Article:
Neanderthal Hunters Had “Great Mental Flexibility” Says Recent Study
Between 52,000 and 45,000 years ago, Neanderthal hunters in the Swabian Alps, in southwestern Germany, possessed “great mental flexibility” concludes the latest study. The study authors go on to say, Neanderthal hunter toolmakers applied a “great working memory, mental flexibility and adaptability, coupled with manual dexterity.” These new findings were made by a team of researchers from the University of Tübingen who recently published their research paper on Neanderthal hunter toolmaking in the journal Plos One.
Essentially, the new study looks at how Neanderthals in the Middle Paleolithic manufactured hunting tools, using a repeatable production system. The team of researchers identified a slate of evidence demonstrating “well thought-out manufacturing processes.” Until now, such mental abilities and signs of organized community teamwork among Neanderthal communities were only suspected. But now, these new findings are thought to explain the wide range of “advanced” stone artifacts that have been recovered from Middle Paleolithic Neanderthal sites.
German amateur archaeologist Hermann Mohn at the Neanderthal hunting camp in the Swabian Alps’ which he discovered in 1928 (University of Tübingen)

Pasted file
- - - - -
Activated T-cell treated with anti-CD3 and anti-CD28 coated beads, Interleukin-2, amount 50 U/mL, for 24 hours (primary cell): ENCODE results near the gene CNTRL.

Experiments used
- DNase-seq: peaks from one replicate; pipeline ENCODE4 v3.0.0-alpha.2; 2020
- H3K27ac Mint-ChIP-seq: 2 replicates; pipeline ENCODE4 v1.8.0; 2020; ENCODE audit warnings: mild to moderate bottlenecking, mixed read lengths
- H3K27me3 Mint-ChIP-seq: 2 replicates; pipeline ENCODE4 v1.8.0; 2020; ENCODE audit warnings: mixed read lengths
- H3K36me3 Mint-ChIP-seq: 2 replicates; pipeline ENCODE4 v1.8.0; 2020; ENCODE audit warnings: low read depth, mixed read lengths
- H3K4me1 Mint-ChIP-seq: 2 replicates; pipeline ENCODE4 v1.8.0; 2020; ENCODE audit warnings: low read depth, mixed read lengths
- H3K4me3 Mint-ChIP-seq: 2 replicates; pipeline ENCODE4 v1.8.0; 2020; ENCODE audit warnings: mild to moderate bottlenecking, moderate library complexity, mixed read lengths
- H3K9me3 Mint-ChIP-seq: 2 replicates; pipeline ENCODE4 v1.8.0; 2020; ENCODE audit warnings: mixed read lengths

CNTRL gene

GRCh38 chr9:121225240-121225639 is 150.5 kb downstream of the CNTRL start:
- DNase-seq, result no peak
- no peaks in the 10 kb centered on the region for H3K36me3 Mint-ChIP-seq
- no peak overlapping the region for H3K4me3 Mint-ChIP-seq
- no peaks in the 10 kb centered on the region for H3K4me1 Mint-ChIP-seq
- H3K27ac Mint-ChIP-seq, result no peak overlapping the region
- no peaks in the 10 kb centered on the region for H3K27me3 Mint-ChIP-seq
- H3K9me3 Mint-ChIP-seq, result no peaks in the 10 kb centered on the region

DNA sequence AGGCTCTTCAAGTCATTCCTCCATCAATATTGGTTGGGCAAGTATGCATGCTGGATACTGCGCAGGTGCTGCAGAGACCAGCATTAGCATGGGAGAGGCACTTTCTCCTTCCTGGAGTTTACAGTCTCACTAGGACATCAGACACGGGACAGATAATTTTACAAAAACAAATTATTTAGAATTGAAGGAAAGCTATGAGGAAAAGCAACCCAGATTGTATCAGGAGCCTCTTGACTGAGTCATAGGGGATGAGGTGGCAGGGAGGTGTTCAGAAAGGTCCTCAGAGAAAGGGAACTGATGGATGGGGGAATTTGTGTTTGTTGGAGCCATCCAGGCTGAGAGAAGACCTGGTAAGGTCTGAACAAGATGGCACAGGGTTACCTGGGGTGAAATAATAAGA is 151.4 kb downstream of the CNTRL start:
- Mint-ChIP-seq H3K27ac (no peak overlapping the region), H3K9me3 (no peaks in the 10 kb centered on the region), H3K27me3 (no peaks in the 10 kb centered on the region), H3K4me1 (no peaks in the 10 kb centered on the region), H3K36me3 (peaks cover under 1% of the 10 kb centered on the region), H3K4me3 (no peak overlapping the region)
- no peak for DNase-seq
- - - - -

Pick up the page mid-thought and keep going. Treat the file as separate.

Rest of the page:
Neanderthal Hunters And Their Flexible Toolmaking Process
Lead author of the new study, Professor Berrin Çep, explained in the paper that all of the new evidence was collected from the Middle Paleolithic Heidenschmiede rock shelter. Located near An der Brenz, a borough of Sontheim village in the Heidenheim District of Baden-Württemberg in Germany, this ancient hunters camp was discovered in 1928 by local amateur archaeologist Hermann Mohn (1896-1958) in 1928.
The site was first excavated in 1930 by Eduard Peters and Coauthor Benjamin Schürch, from the Institute for Prehistory and Early History and Archaeology of the Middle Ages at the University of Tübingen. They said the bone and stone tools recovered from the site in 1930 are “at least 50,000 to 42,000 years old.”
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Professor Schürch said that at this time no Homo sapiens (modern humans) existed in the region, and that the Heidenschmiede site was a center of late Neanderthal hunting. The Neanderthals crafted “blades, scrapers and wedge knives” from stone and bone, and evidence of leather working was also identified. The team of researchers concluded that the Neanderthals had developed and used a range of “different concepts” to manufacture such tools, wrote lead author Professor Berrin Çep.
Figure 5 from the recent Plos One research study on Neanderthal hunters and their toolmaking processes. This figure shows drawings of the refitted core reduction sequence: a) drawing of the three pieces, refitted; b) blade/Levallois core of the middle volume; c) core cap of the lower volume; d) core-edge blank of the upper volume. (Plos One)
The Cores: Cutting Edge Tools First and Then Other Tools